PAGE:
• Energy Beings: Several of Dore's works (like ''the Creation of Eve0 portray God as a body of light to demonstrate His incorporeality and transcendence.
  • Fairy Tales: Doré is mostly associated with his illustrations of fairy tales, even though he only did one of those.
  • Fantasy: He drew fantastic elements such as angels, monsters, giants, talking animals, gods and other creatures in a realistic but believable style.
  • Good Wings, Evil Wings: The Furies in Inferno are given featherless bat-wings by Dore that aren't described in the poem itself. A few pages later, Dore illustrates an angel with bright, fluffy bird-wings to let you know he's good and the Furies are demonic.
  • Go Through Me: The spotlight in Dore's Massacre of the Innocents is on a mother who is shielding her two infant children from three blood-thirsty soldiers by putting her body and her life between them. There's no mention of such a sacrifice in the Bible, but the depiction of motherly love only makes Herod's massacre all the more monstrous.
  • Götterdämmerung: Christ leads an army of armed angels to overthrow the pagan pantheons in The Triumph of Christianity over Paganism.
  • The Grim Reaper: Dore only illustrates one of the Four Horseman: Death. Dore shows includes the scythe and the pale horse mentioned in Revelation, but includes mysterious flowing robes, emaciated skin, and winged demons following him throughout the sky.
  • Harping on About Harpies: Harpies in the Inferno illustrations aren't Bird People, but are almost entirely bird-like, the only exception being their heads are that of human women.
  • Hell: Together with Hieronymus Bosch perhaps the best illustrator of Hell, in The Divine Comedy.
  • Kraken and Leviathan: Dore took a brief metaphor about levaithans in Isaiah 27 and created an illustration of an angry Grandpa God chasing a mile-long sea serpent into the depths of the sea at sword-point.
  • Locked in the Dungeon: Count Ugolino is trapped in a stone room with barely any light to see his surviving sons starve to death in his arms and nowhere to escape the dead ones' rotting corpses.
  • Losing Your Head: Dore did two illustrations of Bertran de Born, a schismatic damned to repeated decapitation for eternity. In one image, Bertran stands on the edge of a boulder and holds out his head to talk to a rare visitor, while another image shows Bertran sadly holding his head on his lap as he sits down.
  • The Lost Woods: Doré was a master in drawing dark, mysterious woods, as seen in his illustrations of the fairy tales of Charles Perrault, Orlando Furioso, Idylls of the King and The Adventures Of Baron Munchausen.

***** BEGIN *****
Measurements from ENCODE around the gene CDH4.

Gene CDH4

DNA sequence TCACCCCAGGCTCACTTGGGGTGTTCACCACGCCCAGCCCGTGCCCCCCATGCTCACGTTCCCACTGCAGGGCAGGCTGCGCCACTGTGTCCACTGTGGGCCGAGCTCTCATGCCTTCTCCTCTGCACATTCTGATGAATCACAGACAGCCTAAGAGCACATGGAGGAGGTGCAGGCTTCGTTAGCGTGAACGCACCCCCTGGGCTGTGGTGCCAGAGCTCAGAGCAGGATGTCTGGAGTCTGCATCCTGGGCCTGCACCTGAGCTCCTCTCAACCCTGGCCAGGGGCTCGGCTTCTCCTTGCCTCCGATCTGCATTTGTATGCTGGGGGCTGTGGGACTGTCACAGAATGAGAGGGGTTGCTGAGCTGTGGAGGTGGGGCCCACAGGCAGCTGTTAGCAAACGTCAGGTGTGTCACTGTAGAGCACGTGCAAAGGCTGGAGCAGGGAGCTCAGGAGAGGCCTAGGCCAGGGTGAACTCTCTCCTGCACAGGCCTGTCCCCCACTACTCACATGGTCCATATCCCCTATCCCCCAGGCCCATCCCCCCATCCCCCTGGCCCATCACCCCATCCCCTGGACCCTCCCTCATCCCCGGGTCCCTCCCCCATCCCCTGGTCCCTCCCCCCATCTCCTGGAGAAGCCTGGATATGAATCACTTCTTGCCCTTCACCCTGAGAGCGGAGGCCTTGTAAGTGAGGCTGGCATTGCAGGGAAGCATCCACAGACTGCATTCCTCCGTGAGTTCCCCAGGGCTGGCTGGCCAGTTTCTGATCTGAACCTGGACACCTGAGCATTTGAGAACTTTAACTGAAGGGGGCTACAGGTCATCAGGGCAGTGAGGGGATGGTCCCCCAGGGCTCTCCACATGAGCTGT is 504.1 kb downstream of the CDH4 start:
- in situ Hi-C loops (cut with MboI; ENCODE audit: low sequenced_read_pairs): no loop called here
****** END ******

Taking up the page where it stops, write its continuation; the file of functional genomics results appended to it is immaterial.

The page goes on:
• Male Frontal Nudity: Dore makes nearly all the souls in his illustrations of Inferno and Purgatorio fully nude. While most of them are too busy writhing against rocks and walls to show naughty bits, a few of the nude damned/penitents (like in this one) have their masculinity in view, even if not in incredible detail.
  • Meaningful Background Event: The illustration of the Seventh Circle of Hell puts the centaurs and the damned at the forefront while the action of the protagonists is relegated to the distant background, where Virgil summons the centaurs to come guide the duo through the river of blood.
  • Nightmare Fuel Station Attendant: He could drew pretty scary stuff. See here: [2] The image, for those who can't see it is the ogre from "Hop-o'-My-Thumb" ready to slash the throats of his daughters, his eyes bulging out of his sockets like olives.
  • Plant Person: Even though suicides in Inferno were described as being fully Transflormed into trees, Dore illustrates them as persons who have had their limbs turned into branches and their skin transformed into bark. All of the suicide-trees appear contorted, pained, and miserable at their fate.
  • Pstandard Psychic Pstance: Dante holds his hand to his forehead in one illustration to show the audience that he's just had a vision.
  • Rays from Heaven: A common trope in his art.
  • Scenery Porn: His work is a marvel to look at. Not only the characters and imaginary beings, but even the backgrounds evoke a rich and believable atmosphere.
  • Spider Limbs: The illustration of the Proud shows Arachne not as a normal-sized spider, but as a nude human woman with six spider-legs below her arms. They hold her up as she falls to the ground in humiliation.
  • War Is Hell: In order to visualize the destructiveness of battle, The Enigma portrays a muted wasteland occupied by broken weapons, mutilated corpses, and an angel heartbroken by the war.

Gustave Doré in popular culture: